& Home Video Departments of Major Studios,
Today officially starts the Christmas buying season. I know we all have a person on our list for whom it is difficult to choose presents. Perhaps this person is a collector. Perhaps this person is a big pain in the ass. Perhaps this person buys himself everything, so there is nothing left to “gift” around the holidays. Perhaps this person is me.
Movies have always been popular presents for the “hard to buy for.” Everyone likes movies, right? Every Christmas, just buy Mom a copy of Meet Me in St. Louis and Dad a copy of The Dirty Dozen and let them fight it out for the good TV in the family room. Hollywood knows that movies are popular gifts; the explosion of special gift sets in the last few years is testament to that.
Can I let you in on a little secret? That new “Buckaroo Bucket Chock Full o’ John Wayne Movies” – which comes with a miniature spittoon just like The Duke’s – might be okay for Grandpa, but it will not pass muster with the “cinephile” on your list. Why?
Simple – it does not match the other discs on the shelf. Collecting is a mild, socially acceptable form of OCD. One of the joys of collecting is displaying the collection, preferably on some sort of shelf. Very few collectors “hide their light under a bushel” and store everything in a closet or garage. Those collectors probably secretly drink alone too. Have you not ever seen Hoarders? The fun is that everything is on glorious display.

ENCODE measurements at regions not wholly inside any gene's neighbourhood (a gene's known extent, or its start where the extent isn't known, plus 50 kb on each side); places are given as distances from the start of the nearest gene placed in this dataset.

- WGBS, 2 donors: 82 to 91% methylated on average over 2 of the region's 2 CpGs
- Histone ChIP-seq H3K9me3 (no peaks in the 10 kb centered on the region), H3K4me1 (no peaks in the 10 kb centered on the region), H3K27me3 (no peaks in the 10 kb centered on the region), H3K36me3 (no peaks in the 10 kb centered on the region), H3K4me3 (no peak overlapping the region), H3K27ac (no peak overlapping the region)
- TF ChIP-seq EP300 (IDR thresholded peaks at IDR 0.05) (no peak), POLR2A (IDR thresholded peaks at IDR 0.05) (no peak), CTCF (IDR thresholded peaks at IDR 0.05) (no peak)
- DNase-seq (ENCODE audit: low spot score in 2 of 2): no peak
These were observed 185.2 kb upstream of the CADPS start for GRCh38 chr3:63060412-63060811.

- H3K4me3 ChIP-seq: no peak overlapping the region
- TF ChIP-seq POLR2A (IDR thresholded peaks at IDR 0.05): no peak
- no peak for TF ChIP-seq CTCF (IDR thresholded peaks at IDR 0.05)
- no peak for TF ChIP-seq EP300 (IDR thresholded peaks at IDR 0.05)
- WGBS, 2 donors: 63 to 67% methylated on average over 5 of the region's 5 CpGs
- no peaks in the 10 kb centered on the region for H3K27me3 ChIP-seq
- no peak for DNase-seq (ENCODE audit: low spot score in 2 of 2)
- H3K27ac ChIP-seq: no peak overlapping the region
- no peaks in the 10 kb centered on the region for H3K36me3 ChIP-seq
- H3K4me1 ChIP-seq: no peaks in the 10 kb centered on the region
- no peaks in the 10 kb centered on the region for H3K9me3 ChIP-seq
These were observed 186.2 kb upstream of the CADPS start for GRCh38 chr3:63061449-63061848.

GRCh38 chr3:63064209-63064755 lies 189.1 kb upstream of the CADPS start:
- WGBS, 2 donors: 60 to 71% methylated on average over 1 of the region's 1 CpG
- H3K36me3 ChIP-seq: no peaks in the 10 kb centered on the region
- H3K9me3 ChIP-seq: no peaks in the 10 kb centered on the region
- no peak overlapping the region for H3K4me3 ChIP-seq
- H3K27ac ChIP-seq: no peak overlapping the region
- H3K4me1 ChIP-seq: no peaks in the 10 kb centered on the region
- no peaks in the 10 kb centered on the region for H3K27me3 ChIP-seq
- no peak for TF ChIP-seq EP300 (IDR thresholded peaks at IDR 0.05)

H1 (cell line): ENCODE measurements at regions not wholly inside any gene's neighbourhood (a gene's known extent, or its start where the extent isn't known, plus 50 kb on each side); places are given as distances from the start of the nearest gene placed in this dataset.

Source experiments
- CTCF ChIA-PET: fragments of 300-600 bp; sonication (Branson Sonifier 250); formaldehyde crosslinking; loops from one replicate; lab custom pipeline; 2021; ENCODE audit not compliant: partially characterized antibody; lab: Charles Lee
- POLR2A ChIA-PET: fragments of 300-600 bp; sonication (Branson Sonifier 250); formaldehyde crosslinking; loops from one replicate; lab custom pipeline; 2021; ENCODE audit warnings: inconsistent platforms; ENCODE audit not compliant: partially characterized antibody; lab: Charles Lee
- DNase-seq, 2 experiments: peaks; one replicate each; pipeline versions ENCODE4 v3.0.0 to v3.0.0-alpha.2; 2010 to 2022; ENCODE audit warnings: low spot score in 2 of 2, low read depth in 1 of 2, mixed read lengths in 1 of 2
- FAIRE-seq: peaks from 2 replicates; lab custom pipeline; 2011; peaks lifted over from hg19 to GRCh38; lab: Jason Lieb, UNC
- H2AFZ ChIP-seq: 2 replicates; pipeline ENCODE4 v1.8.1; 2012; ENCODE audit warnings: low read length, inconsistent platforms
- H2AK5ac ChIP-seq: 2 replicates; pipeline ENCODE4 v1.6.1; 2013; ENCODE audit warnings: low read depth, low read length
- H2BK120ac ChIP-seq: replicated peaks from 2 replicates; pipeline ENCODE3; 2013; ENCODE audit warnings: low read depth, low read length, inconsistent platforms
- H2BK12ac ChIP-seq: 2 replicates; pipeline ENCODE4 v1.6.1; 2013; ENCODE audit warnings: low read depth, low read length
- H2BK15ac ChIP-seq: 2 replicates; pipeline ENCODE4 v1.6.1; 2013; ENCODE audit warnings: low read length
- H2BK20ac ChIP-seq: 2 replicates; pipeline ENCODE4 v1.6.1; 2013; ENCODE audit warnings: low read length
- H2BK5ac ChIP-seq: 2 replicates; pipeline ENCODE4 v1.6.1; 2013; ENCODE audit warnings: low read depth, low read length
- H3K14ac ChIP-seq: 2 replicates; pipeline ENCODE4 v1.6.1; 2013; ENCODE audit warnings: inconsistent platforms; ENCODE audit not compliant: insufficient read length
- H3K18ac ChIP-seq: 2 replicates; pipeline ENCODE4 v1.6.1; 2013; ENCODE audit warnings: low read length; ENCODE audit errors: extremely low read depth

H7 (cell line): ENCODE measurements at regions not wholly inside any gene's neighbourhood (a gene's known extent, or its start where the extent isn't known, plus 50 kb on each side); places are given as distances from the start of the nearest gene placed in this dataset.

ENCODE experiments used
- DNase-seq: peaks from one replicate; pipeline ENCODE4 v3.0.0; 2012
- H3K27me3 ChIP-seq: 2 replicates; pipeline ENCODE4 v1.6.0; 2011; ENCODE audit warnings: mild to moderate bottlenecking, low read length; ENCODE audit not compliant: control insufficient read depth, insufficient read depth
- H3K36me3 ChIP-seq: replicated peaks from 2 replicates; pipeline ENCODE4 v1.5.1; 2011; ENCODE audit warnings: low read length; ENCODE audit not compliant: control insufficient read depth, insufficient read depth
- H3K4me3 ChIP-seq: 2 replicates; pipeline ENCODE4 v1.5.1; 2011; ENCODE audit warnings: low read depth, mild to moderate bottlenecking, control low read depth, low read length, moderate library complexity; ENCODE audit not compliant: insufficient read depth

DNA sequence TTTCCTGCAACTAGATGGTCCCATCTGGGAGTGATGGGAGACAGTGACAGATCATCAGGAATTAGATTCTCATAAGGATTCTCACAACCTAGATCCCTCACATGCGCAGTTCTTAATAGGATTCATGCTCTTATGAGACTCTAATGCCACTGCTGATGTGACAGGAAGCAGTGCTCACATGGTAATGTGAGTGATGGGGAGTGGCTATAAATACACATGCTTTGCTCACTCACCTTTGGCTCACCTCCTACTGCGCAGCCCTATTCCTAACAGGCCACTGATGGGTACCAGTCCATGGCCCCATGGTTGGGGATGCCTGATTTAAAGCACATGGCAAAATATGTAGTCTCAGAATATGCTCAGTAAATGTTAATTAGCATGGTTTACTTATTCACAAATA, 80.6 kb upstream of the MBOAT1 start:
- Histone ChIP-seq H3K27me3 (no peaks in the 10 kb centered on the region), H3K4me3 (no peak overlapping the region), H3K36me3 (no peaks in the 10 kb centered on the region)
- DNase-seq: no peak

Real collectors would like everything to match, to line up, to look uniform, to emphasize their alphabetization or their organization by genre or director or studio or star – or else these collectors will not be able to sleep at night. Woe betide the “Collectible Special Edition” that does not fit on the shelf at all! Like this godforsaken thing:
What was I thinking when I bought this? It was not a gift; at least then I would have some sort of excuse. I love the Planet of the Apes films, and the five discs are all there, tucked neatly into a little, rectangular slot in the back under his shoulders. Not a week goes by that I do not stare at this damned thing and begin to beat myself about the head and neck with a gym shoe. An almost life-size bust of Roddy McDowell as Cornelius—really? Look closely and you will see a scrap of paper tucked into his front pocket. My wife secretly put that there for fun. It is an ape’s “To Do” list. Number one on the list is “Buy Bananas.”
I love my wife. She did not divorce me for buying the “Ape Head Special Edition” of all the Planet of the Apes films.
I recently purchased the new gift edition of Ben Hur because apparently I was in Best Buy the day they started experimenting with a special gas that they release into the store’s ventilation system that makes people do things against their own self-interest. Seriously: I had to buy the special edition because it is the only edition that contains the 1925 silent version in HD as a bonus feature, and a house without the 1925 silent version of Ben Hur is not a home.
Look at all the paper and cardboard:
I do not want the box. I do not want the book. I do not want the reproduction of Chuck Heston’s diary. I especially do not need the protective slipcover that fits over the box like a cardboard condom. I only want the disc.